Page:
f you find a touchscreen stifling to your everyday smartphone needs, good news: The new BlackBerry Q10 is here, tactile keys and all. No, it isn't quite top-shelf material like the Samsung Galaxy S4, the HTC One, or the iPhone 5, but it's certainly a workhorse capable of holding its own. Here, a roundup of reviews:
Engadget's Tim Stevens says the new OS, BlackBerry 10, is great for productivity:
The main feature of BlackBerry 10 is easy multitasking, primarily facilitated by gestures. Swiping up from the bottom bezel of the phone drops you back to your running apps and... that's actually a bit of a challenge given the proximity of the keyboard to the display. Swipe up and to the right and you get to the BlackBerry Hub, which consumes all your messages from email, Twitter, Facebook, LinkedIn, BBM and elsewhere into one massive, fast-flowing pile. [Engadget]
But Mashable's Pete Pachal finds the app situation disappointing:
Sadly, none of the refinements in BB10.1 can magically populate BlackBerry's app catalog. They're doing okay — there are 100,000 apps in BlackBerry World now — but "okay" isn't going to get them Netflix or Vine. It remains to be seen whether BlackBerry 10 will ever attract enough developer interest to really thrive, but easy porting of Android apps (which can sometimes have a less-than-optimal experience) seems to be helping a little. [Mashable]
And Jonathan S. Geller at BGR isn't a fan of the phone's design:
Looking at the Q10's design invokes mixed feelings. The front of the smartphone seems clean and almost modern, but the back feels tacky with a half-rubberized, half-sticky texture. BlackBerry says the back parts of the phone are made out of weaved glass, giving it a carbon fiber look and comparable durability.
It's an interesting application, but I think there's a reason why we haven't seen this material used on phones before and that's because of the feel. But more importantly, every single bit of dust, dirt, hair or any other particle that touches it gets stuck on the surface. [BGR]
But as expected, the keyboard is topnotch, says Wired's Roberto Baldwin:
The phone's design is an update of the Bold, with nearly the same physical keyboard that many users declared would have to be pried from their cold, overworked hands. BlackBerry has ditched the concave keyboard layout and instead placed the letters straight across the face of the phone. It may seem like a radical change, but in reality, after about five minutes of typing, your fingers will feel at home.
The new keyboard also feels crisper. The keys have been made ever-so-slightly larger, giving each key a more pronounced presence. The metal railings separating the rows are also slightly bigger. It's a nice change for old-school BlackBerry fans. [Wired]
Though the camera won't win any awards, TechCrunch's Darrell Etherington says it performs well enough:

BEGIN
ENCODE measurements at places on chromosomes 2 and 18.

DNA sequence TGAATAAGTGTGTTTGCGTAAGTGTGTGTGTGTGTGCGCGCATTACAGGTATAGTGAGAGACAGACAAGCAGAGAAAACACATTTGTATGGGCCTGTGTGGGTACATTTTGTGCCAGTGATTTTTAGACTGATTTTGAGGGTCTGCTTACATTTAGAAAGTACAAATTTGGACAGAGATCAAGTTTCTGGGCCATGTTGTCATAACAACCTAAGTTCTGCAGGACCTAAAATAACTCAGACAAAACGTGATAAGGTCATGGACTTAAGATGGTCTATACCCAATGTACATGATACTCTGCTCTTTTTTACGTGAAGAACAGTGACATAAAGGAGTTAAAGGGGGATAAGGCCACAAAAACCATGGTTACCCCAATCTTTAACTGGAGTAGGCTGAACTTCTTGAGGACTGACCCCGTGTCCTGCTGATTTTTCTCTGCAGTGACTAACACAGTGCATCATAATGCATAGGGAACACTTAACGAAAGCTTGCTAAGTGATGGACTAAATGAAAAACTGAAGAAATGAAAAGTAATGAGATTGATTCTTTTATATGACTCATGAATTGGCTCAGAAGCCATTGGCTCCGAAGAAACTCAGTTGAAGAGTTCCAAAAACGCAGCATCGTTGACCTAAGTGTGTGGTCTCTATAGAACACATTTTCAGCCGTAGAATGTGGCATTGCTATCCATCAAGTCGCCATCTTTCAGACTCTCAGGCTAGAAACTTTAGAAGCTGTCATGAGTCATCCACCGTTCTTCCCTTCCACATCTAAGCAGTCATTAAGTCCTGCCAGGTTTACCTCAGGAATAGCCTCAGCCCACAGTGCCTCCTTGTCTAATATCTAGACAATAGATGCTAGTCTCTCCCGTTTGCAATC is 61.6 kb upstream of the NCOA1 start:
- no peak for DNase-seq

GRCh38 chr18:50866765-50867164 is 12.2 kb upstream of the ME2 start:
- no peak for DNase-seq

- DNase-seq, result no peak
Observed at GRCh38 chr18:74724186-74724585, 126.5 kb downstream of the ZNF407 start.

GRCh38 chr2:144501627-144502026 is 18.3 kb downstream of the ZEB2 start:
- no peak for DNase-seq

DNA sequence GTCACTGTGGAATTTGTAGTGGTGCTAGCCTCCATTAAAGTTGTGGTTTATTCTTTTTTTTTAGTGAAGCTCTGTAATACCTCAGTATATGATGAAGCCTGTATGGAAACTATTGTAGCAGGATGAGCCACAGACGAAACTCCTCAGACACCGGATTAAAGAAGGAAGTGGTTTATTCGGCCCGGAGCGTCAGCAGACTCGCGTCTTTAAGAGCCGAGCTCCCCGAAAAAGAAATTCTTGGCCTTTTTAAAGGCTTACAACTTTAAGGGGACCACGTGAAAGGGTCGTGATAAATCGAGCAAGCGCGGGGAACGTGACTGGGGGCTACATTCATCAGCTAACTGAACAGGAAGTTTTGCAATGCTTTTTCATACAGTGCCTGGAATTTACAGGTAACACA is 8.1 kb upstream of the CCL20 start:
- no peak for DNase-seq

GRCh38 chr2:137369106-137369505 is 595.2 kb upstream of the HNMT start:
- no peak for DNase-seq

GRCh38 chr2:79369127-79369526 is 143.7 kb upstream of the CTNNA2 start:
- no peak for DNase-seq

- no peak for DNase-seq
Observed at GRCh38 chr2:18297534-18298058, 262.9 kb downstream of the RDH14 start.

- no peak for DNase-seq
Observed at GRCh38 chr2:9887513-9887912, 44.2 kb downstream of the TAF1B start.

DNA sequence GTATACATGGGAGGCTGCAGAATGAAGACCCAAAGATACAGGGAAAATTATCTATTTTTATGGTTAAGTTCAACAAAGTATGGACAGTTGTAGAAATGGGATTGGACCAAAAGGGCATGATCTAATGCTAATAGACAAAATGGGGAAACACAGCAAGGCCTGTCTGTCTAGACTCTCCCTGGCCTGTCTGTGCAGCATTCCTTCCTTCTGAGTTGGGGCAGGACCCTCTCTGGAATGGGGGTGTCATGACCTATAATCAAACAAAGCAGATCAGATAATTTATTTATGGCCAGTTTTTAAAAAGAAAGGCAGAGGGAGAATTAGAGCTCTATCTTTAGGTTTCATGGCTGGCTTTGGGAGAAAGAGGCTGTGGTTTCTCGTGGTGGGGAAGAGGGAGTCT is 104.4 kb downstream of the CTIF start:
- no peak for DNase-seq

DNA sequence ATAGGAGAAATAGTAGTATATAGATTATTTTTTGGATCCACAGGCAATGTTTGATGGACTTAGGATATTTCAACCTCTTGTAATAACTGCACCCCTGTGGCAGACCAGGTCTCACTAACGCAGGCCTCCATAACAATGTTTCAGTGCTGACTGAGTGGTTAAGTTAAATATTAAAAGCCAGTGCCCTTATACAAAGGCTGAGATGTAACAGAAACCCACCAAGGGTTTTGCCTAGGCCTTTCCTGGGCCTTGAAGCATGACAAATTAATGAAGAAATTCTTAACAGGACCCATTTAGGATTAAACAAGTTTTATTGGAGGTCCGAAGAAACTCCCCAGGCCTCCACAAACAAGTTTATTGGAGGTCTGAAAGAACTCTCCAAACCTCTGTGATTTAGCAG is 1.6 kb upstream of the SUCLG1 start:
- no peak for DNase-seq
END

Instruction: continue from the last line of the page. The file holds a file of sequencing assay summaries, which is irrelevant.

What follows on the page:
Overall, the Q10's camera is a solid performer. It won't win any low-light awards, and that's putting it lightly, but it can still manage to take some amazing shots, which look even more amazing with the slightly exaggerated color rendering of the OLED display. [TechCrunch]
Joanna Stern at ABC News says the touchscreen took some getting used to:
It's also a much nicer screen than ever before: The 3.1-inch, 720 x 720-resolution Super AMOLED screen is bright, crisp and responsive to touches and flicks. However, the screen is smaller than I would have liked and I'll admit that at times I was looking for the classic BlackBerry trackpad. [ABC News]
Wired's Baldwin was impressed by the Q10's battery life:
The battery lasted longer than a regular business day, which is crucial on a business-minded smartphone. With lighter use (a typical weekend day where you're not constantly checking the phone, because fun) the battery lasted 27 hours. Of course, the 2100mAh battery can be replaced during the day if you're the type of person who's on the phone non-stop. Which of course is the type of person who wants the Q10. [Wired]
All in all, if you're a BlackBerry fan already, you'll love it, says TechCrunch's Etherington:
The BlackBerry Q10 is unique among smartphones, with its square display and hardware keyboard. And BlackBerry knows that it will appeal to a certain kind of consumer. What I found in using it, is that I actually gravitated towards tasks that were productive — zapping my inbox overload, typing up actual complete paragraphs for longer posts (I've never used another smartphone to do that), using the newly-ported Skype app to stay in touch with teammates. This is a business phone, and an unabashed one, and in a world where we often want our devices to do everything for us, a little focus is actually a very refreshing thing. [TechCrunch]
Mashable's Pachal agrees:
So the Q10 scores a victory, but it's a pyrrhic one. As good as many of the features of the Q10 are, it's not a phone I could recommend to anyone but the diehard few who were already lining up for it. [Mashable]
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